Abstract. According to the math tea argument, perhaps heard at a good afternoon tea, there must be some real numbers that we can neither describe nor define, since there are uncountably many real numbers, but only countably many definitions. Is it correct? In this talk, I shall discuss the phenomenon of pointwise definable structures in mathematics, structures in which every object has a property that only it exhibits. A mathematical structure is Leibnizian, in contrast, if any pair of distinct objects in it exhibit different properties. Is there a Leibnizian structure with no definable elements? We shall discuss many interesting elementary examples, eventually working up to the proof that every countable model of set theory has a pointwise definable extension, in which every mathematical object is definable.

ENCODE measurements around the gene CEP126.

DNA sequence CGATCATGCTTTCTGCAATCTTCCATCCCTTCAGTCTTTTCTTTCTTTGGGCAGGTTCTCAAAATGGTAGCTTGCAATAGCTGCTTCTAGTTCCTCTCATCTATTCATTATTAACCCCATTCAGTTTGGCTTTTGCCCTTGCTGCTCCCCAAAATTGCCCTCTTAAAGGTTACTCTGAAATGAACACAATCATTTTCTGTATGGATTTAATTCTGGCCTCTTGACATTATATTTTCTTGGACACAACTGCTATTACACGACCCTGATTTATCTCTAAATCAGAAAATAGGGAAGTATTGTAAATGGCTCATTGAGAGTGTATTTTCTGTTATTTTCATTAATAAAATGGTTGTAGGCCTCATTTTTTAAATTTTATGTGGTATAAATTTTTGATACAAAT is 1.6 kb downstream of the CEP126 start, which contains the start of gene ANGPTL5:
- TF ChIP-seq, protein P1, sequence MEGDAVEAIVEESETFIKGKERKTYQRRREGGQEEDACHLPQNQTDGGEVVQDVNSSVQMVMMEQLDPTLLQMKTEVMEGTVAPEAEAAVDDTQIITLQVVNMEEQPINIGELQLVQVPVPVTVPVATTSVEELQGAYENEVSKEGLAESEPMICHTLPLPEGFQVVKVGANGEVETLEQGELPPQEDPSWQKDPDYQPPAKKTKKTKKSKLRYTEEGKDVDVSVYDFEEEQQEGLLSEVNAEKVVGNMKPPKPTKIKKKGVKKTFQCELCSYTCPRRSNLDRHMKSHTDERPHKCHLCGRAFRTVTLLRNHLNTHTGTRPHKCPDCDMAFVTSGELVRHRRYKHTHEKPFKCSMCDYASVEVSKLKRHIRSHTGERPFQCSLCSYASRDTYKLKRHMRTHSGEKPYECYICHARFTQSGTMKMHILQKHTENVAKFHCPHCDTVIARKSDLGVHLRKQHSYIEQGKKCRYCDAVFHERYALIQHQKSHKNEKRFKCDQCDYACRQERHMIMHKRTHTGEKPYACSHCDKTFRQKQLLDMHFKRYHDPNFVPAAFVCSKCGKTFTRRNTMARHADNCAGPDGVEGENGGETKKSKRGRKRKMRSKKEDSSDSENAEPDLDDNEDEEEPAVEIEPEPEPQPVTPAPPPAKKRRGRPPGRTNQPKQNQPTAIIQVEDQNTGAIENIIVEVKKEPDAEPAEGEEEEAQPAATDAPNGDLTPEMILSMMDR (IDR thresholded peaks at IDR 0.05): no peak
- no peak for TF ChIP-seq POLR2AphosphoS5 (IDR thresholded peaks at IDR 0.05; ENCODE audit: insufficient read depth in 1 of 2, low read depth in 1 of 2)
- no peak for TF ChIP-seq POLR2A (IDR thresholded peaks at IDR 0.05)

Abstract. The standard set-theoretic distinction between sets and classes instantiates in important respects the Fregean distinction between objects and concepts, for in set theory we commonly take the universe of sets as a realm of objects to be considered under the guise of diverse concepts, the definable classes, each serving as a predicate on that domain of individuals. Although it is commonly held that in a very general manner, there can be no association of classes with objects in a way that fulfills Frege’s Basic Law V, nevertheless, in the ZF framework, it turns out that we can provide a completely deflationary account of this and other Fregean abstraction principles. Namely, there is a mapping of classes to objects, definable in set theory in senses I shall explain (hence deflationary), associating every first-order parametrically definable class $F$ with a set object $\varepsilon F$, in such a way that Basic Law V is fulfilled: $$\varepsilon F =\varepsilon G\iff\forall x\ (Fx\leftrightarrow Gx).$$ Russell’s elementary refutation of the general comprehension axiom, therefore, is improperly described as a refutation of Basic Law V itself, but rather refutes Basic Law V only when augmented with powerful class comprehension principles going strictly beyond ZF. The main result leads also to a proof of Tarski’s theorem on the nondefinability of truth as a corollary to Russell’s argument. A central goal of the project is to highlight the issue of definability and deflationism for the extension assignment problem at the core of Fregean abstraction.